When touring the citadel, a UNESCO heritage site in central Vietnam, aside from admiring its ancient beauty, visitors can witness the recreated changing of the guard, hosted by members of the Hue Imperial Traditional Art Theater.
According to Hue Monuments Conservation Center, the ceremony included a captain, a mandarin, and 12 soldiers. As a reenactment, a small orchestra of seven was added to create the right atmosphere.
The mandarin stands in front of the small orchestra and the soldiers. All of his commands must be followed.
The ceremony starts at 8:30 a.m., departing Ngo Mon Gate and passing through Ngu Phung Pavilion.
The soldiers circle Thai Hoa Palace, then return to Duyet Thi Duong Royal Theater to end the ceremony at exactly 9 a.m.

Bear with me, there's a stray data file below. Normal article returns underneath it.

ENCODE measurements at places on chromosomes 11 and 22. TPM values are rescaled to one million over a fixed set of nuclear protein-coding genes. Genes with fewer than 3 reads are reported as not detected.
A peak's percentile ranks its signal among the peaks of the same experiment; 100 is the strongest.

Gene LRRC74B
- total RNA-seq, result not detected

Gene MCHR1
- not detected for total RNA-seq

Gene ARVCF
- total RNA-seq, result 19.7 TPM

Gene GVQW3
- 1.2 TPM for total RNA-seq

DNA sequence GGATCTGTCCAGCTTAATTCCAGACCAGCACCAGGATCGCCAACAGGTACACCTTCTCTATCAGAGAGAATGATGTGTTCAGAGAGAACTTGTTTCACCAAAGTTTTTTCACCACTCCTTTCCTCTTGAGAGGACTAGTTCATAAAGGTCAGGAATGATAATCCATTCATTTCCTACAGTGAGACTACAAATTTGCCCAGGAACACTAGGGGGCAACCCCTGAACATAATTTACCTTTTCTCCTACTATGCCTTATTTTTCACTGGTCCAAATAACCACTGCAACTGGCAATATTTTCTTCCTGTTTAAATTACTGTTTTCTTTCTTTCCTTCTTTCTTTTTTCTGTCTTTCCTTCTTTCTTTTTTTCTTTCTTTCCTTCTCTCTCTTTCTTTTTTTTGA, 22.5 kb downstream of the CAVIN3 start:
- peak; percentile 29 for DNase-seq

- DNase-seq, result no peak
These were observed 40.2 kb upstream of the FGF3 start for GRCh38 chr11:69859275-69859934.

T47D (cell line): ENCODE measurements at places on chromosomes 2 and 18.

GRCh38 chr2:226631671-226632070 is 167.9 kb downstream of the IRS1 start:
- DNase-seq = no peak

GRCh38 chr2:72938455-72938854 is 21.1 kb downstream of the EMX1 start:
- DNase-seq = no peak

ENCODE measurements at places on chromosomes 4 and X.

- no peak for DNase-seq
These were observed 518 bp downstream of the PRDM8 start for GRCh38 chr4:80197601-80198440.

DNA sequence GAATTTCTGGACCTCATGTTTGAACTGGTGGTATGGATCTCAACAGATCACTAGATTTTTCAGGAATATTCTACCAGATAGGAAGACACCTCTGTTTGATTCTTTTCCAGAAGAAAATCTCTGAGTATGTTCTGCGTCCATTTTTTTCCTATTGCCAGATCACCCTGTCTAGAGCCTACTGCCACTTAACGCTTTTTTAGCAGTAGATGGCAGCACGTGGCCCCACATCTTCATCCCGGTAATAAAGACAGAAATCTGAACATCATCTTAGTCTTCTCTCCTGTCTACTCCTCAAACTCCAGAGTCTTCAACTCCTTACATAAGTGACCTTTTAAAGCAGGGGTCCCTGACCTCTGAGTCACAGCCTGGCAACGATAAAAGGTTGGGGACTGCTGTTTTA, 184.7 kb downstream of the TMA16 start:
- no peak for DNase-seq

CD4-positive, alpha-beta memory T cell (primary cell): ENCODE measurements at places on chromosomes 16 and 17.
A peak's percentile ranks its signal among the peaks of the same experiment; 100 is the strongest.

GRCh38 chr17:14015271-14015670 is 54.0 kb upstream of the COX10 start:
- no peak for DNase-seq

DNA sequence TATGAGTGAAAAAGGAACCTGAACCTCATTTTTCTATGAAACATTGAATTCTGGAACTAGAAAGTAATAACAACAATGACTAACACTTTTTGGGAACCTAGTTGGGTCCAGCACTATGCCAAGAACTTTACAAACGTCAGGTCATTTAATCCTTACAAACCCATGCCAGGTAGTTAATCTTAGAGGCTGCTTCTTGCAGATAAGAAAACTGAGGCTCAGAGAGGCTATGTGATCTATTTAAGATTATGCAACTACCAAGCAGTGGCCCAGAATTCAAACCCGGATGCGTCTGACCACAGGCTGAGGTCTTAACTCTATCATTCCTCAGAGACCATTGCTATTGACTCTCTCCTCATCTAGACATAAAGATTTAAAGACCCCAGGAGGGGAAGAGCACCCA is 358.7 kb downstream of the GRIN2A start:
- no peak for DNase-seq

The small orchestra plays “Dang Dan Cung”, translated as melody on the ascent to the esplanade, throughout the ceremony. This was the national anthem under the Nguyen Dynasty, Vietnam's last royal family which ruled the country from 1802 to 1945.
According to archival data, guarding the citadel was strictly regulated, with late arrivals punished with up to 60 lashes. Posing as a palace guard was punishable by 100 lashes, with officers facing even more.
Aside from helping visitors learn more about Nguyen Dynasty activities inside the former palace, the ceremony helps preserve and promote the intangible cultural heritage of Hue.
At the biennial Hue Festival, the number of participants in the reenactment is doubled to create an even more dazzling spectacle.